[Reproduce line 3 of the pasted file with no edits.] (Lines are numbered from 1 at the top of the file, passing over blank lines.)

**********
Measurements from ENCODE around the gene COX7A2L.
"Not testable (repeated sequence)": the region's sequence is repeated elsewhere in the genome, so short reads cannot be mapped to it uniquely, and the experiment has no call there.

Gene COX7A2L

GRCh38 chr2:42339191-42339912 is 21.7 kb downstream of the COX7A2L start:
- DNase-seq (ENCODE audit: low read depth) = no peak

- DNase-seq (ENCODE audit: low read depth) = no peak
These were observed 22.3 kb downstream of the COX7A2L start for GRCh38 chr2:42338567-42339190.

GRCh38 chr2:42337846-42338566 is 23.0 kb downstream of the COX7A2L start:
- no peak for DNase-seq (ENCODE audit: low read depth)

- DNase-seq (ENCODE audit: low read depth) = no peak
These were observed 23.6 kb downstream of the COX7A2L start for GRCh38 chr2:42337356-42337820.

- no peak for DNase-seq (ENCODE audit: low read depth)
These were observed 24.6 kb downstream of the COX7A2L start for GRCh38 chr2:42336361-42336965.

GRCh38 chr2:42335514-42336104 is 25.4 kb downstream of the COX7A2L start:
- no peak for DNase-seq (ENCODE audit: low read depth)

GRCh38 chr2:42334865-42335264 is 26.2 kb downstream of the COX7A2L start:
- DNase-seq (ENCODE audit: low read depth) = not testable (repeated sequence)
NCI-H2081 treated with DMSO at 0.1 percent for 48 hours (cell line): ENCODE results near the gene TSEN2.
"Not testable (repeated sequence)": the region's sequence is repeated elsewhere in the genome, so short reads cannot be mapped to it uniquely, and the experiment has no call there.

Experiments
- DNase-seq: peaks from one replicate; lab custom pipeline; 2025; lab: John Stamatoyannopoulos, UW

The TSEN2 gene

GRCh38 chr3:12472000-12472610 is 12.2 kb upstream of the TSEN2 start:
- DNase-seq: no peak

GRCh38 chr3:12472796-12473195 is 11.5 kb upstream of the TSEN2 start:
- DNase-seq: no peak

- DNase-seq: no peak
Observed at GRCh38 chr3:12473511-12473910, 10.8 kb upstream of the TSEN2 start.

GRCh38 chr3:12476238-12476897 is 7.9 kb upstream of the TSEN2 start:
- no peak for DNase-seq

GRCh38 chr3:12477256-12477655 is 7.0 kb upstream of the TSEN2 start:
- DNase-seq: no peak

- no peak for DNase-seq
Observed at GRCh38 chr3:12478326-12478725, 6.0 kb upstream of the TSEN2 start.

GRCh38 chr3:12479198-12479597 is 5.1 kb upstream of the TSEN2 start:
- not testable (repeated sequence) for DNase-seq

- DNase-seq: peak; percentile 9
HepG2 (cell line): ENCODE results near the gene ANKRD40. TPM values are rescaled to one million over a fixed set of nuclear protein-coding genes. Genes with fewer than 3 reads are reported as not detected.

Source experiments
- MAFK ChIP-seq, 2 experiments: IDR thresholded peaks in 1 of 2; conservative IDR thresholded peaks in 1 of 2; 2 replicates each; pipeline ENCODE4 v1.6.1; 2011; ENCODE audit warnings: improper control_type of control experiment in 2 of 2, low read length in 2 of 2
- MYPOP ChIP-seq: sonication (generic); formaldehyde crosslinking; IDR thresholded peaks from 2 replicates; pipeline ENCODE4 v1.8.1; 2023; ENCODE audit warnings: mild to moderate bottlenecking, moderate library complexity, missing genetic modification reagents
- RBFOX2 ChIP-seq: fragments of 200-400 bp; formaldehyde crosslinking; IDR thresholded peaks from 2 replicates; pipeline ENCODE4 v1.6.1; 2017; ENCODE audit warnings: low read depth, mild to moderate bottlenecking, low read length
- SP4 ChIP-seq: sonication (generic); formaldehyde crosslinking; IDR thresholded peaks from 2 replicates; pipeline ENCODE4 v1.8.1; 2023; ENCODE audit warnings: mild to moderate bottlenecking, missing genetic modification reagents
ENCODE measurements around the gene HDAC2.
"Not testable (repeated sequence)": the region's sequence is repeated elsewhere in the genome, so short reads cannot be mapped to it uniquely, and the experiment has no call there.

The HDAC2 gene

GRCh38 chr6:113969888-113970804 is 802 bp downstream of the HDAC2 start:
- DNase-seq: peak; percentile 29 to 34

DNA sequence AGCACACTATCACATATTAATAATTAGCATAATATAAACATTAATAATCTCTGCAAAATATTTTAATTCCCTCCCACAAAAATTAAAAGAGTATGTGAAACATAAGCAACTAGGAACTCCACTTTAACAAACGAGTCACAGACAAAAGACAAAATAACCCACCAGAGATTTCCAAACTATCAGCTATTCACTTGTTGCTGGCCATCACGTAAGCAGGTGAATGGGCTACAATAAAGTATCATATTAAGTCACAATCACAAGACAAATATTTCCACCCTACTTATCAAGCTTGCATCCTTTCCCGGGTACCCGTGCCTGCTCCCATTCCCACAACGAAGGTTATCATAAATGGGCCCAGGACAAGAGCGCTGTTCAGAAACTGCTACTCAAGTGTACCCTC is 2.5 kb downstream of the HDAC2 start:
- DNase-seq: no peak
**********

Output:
Gene COX7A2L